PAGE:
Thursday, August 8th, 2019 Posted by Jim Thacker

Blackmagic Design ships DaVinci Resolve 16.0

Originally posted on 9 April 2019. Scroll down for news of the 16.0 release and the new 16.1 beta.

Blackmagic Design has unveiled DaVinci Resolve 16, the latest update to its colour grading, editing and post-production software, and the DaVinci Resolve Editor Keyboard, a dedicated $995 control device.

The update adds a ‘cut page’ to the software’s UI for fast-turnaround editing, new ResolveFX effects plugins, and the DaVinci Neural Engine: an AI-driven toolset for automating repetitive tasks.

The software was released in public beta at this week’s NAB 2019 show, alongside Fusion 16 Studio, the latest version of Blackmagic’s standalone compositing software.

New FCPX-like ‘cut page’ streamlines editing jobs
Although it isn’t necessarily the one that will most appeal to CG Channel readers, the headline feature in DaVinci Resolve 16 is the new cut page.

Intended for editors working on projects with tight deadlines, it provides a more “streamlined” alternative to the existing edit page, with integrated colour, audio and titling capabilities.

It also introduces what Blackmagic describes as “revolutionary new tools”, including a source tape mode and dual timeline for trimming.

The former presents all of the clips in the media bin as a single, continuously scrubbable ‘tape’, making it quicker to locate the relevant sections of footage.

The latter provides parallel timelines showing an entire program and the current work area. Both can be used for trimming, minimising the need to zoom in and out.

On Blackmagic’s forum, users have compared the cut page to the changes Apple made to Final Cut Pro in Final Cut Pro X. Like FCPX itself, it divides opinion, but it is provided in parallel to the edit page, so it is still possible to work in the traditional way, or to switch between workflows as jobs demand.

New AI-driven DaVinci Neural Engine speeds up repetitive tasks
The update also adds the DaVinci Neural Engine, a new AI-based system designed to provide “simple tools to solve … repetitive and time-consuming problems”.

Examples include sorting clips into bins according to whether people feature in the shot, driven by the Neural Engine’s face-recognition capabilities.

Other features driven by the Neural Engine include upscaling or retiming footage – the new Speed Warp system is an alternative to the existing optical flow toolset – and automated colour-matching between clips.

Improvements to the ResolveFX effects toolset
Graphics-related changes include “major improvements” to the ResolveFX toolset, including new plugins for adding vignettes, drop shadows, analogue noise and chromatic aberration; and for removing objects.

In addition, there are improvements to the scanline, beauty, face refinement, blanking fill, warper, dead pixel fixer and colorspace transformation plugins.

Users can also now view and edit ResolveFX keyframes from the timeline curve editor on the edit page or from the keyframe panel on the color page.

Other new features: adjustment clips, more GPU acceleration, and integration with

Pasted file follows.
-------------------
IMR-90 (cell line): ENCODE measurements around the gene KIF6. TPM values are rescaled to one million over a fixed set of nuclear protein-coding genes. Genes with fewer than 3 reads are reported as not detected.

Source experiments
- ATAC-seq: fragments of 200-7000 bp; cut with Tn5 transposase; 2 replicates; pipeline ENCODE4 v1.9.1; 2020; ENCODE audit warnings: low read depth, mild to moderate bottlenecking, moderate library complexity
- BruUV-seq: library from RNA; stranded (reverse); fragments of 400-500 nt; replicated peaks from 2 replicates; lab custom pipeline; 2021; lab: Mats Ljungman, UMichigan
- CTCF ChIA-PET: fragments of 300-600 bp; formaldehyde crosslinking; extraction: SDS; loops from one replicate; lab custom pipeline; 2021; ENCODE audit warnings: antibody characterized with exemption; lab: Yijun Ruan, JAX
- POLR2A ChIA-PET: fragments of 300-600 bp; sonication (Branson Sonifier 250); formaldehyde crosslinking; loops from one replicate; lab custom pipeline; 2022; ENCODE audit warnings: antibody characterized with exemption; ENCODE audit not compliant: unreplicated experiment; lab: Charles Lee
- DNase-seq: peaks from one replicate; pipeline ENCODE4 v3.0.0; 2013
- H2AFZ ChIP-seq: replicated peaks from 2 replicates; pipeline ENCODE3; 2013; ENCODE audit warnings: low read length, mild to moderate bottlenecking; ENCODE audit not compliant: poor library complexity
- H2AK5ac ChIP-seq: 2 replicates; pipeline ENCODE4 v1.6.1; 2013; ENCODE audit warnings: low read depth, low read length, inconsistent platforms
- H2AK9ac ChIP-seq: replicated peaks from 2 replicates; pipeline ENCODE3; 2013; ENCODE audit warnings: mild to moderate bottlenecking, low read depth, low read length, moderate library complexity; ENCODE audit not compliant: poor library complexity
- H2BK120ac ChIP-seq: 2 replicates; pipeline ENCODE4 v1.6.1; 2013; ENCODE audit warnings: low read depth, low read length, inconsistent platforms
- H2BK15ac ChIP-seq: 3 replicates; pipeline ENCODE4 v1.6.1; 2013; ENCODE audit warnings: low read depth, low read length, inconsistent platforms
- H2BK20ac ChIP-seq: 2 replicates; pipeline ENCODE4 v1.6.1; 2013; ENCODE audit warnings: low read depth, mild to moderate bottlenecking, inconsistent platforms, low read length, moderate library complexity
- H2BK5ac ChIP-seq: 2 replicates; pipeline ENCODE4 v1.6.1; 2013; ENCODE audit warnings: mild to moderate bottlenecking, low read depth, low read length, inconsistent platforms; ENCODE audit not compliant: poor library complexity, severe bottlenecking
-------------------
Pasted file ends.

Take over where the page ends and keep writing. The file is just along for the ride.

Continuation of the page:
Other new features in DaVinci Resolve 16 include adjustment clips, making it possible to apply blend modes, grading changes, ResolveFX effects or transfomation to stacks of clips in the timeline.

Support for GPU acceleration has also been extended, notably in the Fusion compositing toolset (pictured above); and there are new GPU-accelerated scopes for waveform monitoring.

The software’s Fairlight audio toolset also gets a number of new features, and the software now features native integration with video review platform

You can find a full list of changes and performance improvements via the link at the foot of the story.

New dedicated $995 editing keyboard with built-in search dial
Outside the software, Blackmagic Design has also announced the DaVinci Resolve Editor Keyboard: a dedicated control device for editing.

It is designed to be used two-handed, with users scrubbing through footage via a built-in search dial to the right of the keys, and features a number of other ergonomic improvements.

At $995 – over three times the cost of the Studio edition of the software – it isn’t exactly cheap, but it’s an all-metal design, and sounds as though it should be pretty durable.

Updated 8 August 2019: Blackmagic Design is now officially shipping both DaVinci Resolve 16.0 and DaVinci Resolve Studio 16.0.

In parallel to the stable production builds, the firm has also just released new public betas of both editions of the software, DaVinci Resolve 16.1 and DaVinci Resolve Studio 16.1.

The updates add new smart editing features, including a brilliantly titled ‘Boring Dectector’, plus a new ResolveFX stop-motion effect and support for a second full-screen viewer.

Pricing and system requirements
DaVinci Resolve 16.0 is available now for Windows 10, CentOS 7.3 Linux and macOS 10.14.6, although this forum thread suggests that the 16.x releases will still work with macOS 10.13.

The release requires a database update – both DiskDB and PostgreSQL – from DaVinci Resolve 15.x.

The base edition of the software is free; the Studio edition, which enables you to work at resolutions higher than UHD and adds a range of advanced features, costs $299.

Note that some of the features discussed in this story are only available in the Studio edition, including most of the Neural Engine-powered tools, most of the new ResolveFX plugins, and integration.

The DaVinci Resolve Editor Keyboard is also shipping, and costs $995.

Read an overview of the new features in DaVinci Resolve 16.0 and DaVinci Resolve Studio 16.0

Read a more detailed guide to the new features in DaVinci Resolve 16.0

Visit the DaVinci Resolve product website